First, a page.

Do you know how much work it takes to write quality blog content and articles? At Penquin, we write our own content and have been running our blog for several years now. In this process, we’ve learnt a few lessons.
Content is the engine driving the internet, and content marketing and inbound marketing are rapidly growing as brands see the huge potential of creating useful content for customers. As an indication of this growth: “The marketing software market is expected to grow to more than $32.3 billion in 2018. It will be one of the fastest-growing areas in high tech, with a compound annual growth rate (CAGR) of 12.4 percent,” says Content Marketing Institute.
But do you know how much work it takes to write quality blog content and articles? At Penquin, we write our own content and have been running our blog for several years now. In this process, we’ve learnt a few lessons.
We’ve discovered on our content journey that creating good content is hard work! In essence, these are the important factors that make up quality content production:
1.A strong strategy behind the post
We do this by creating a quarterly content strategy, where we look at what metrics we want to achieve from our content, ensure it has an appropriate ratio of top of the funnel content to bottom of the funnel content, and more. However, this is a challenge for many marketers tackling content. “Forty six percent of marketers said their organization has a documented strategy for managing content as a business asset; 44 percent said they don’t, and ten percent weren’t sure,” according to Curata.
2.Understanding who you’re writing it for (and why!)
Says HubSpot, the world’s leading inbound marketing agency, “Before you start to write, have a clear understanding of your target audience and their pain points. What do they want to know about? What will resonate with them?” This is really key to creating the right content.
3.Research, research and more research!
Any strong article, once you’ve locked it down conceptually and strategically, is backed by a variety of resources that weave a tapestry of data behind each article. First person articles, columns and satire are naturally different, but most of our content - especially when it’s leading people down a path to purchase, is backed by cold hard facts. The American Press Institute puts it like this: “The best stories are more complete and more comprehensive. They contain more verified information from more sources with more viewpoints and expertise. They exhibit more enterprise, more reportorial effort.”
4.Plan your article
What’s your message? What facts, quotes or images do you have that help to tell your story? What are the most salient facts that need to be put up front? What makes this story interesting? Once you’ve got the information backing up your article, plan a basic narrative around how you’ll tell this story, and which quotes and stats you’ll use to make it interesting and relevant to your audience.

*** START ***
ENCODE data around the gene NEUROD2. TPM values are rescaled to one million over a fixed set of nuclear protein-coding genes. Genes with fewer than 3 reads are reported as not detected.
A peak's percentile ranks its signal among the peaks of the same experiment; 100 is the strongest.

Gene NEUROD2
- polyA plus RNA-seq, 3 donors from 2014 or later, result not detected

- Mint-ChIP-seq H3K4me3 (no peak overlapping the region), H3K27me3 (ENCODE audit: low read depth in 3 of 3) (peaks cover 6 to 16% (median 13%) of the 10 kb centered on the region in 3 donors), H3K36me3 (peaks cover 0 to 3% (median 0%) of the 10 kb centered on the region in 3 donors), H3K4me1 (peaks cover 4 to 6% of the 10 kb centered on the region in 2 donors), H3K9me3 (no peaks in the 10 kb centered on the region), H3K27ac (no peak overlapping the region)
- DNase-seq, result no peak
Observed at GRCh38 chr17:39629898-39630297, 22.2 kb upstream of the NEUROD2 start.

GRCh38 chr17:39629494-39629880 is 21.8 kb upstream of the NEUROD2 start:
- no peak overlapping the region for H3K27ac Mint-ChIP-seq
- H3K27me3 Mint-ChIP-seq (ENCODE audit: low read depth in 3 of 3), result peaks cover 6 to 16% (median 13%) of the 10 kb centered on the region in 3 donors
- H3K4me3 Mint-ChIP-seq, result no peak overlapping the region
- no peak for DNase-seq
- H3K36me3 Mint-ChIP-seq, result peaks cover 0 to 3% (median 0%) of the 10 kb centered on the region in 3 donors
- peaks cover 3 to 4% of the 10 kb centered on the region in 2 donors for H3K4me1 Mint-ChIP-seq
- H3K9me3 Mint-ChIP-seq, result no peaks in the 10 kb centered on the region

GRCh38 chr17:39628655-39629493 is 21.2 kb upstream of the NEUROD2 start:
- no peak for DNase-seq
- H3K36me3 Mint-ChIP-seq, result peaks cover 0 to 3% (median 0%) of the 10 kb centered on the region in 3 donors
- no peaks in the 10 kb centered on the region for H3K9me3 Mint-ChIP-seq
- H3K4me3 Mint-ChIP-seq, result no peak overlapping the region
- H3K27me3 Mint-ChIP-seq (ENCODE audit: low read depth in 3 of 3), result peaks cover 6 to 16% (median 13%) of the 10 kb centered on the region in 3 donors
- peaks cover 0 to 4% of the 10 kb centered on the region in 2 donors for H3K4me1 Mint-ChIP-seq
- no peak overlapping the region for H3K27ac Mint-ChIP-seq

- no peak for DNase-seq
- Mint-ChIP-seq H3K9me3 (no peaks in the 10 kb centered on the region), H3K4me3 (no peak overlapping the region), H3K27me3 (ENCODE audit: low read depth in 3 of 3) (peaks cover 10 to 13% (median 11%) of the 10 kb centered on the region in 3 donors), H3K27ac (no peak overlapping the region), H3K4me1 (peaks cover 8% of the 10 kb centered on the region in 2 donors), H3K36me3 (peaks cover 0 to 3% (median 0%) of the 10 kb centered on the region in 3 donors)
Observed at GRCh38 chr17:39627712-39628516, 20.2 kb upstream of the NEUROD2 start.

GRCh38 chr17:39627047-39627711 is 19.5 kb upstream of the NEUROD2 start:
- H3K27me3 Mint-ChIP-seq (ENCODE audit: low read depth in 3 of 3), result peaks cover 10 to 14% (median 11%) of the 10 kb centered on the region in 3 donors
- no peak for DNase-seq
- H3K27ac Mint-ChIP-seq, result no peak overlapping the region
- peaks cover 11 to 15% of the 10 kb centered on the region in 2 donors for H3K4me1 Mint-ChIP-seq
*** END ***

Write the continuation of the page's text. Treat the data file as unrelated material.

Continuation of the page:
Now it’s time to follow Hemingway’s timeless advice - write drunk (and then edit sober). This doesn’t mean literally writing drunk (though hey, a glass of wine never hurts) but rather to write out the big, creative ideas and later to..
Once you’ve spewed out your masterpiece, it’s essential to edit it for clarity and brevity. Are you waffling? Are you sharing salient information? Is it grammatically correct? Editing is an absolutely essential part of writing and hones it for the reader.
What makes a good article
There are a few writing techniques to keep in mind that take an article from useful to readable - and remember, readability is key if you want your readers to take that next
step on an article! Here are some takeaways from some of our favourite resources online.
- “Treatment trumps topic. How a story is told is more important to the audience than its topic, what it is about. The best story is a well-told tale about something the reader feels is relevant or significant.” - American Press Institute
- “Powerful writing is readable. A work that’s readable is grammatically sound (not necessarily grammatically correct – what’s important is that grammar not get in the way of the meaning) and stylistically clear, requiring only as much work to understand as is necessary.” - Lifehack
- “‘Occam’s razor’, named after the fourteenth century English theologian and philosopher William of Occam, describes the idea that the best way to get to the truth is to discard as much unnecessary information as possible.” - Writing Machine
- “Rule #1 for writing a good article: minimize your barrier to entry. Make it easy for your reader to be drawn in. A large opening paragraph at the start of an article is a huge barrier to entry. Your reader has to wade through a large wall of text before determining if the article is really interesting and worth reading. This requires a large expenditure of effort. Most people won’t bother.” - The Mission
- “Powerful writing is not just focused on a goal, it leads the reader inescapably towards that goal. That may be through the use of evidence in support of an argument, through the relaying of a narrative describing events occurring over time, or in some other way, but it must be graceful – without gaps of reasoning, unsupported assumptions, missing information, or anything else that would cause a reader to stumble.” - Lifehack
- “The top three things that make content effective: audience relevance (58 percent); engaging and compelling storytelling (57 percent); triggers a response/action (54 percent).” - Curata
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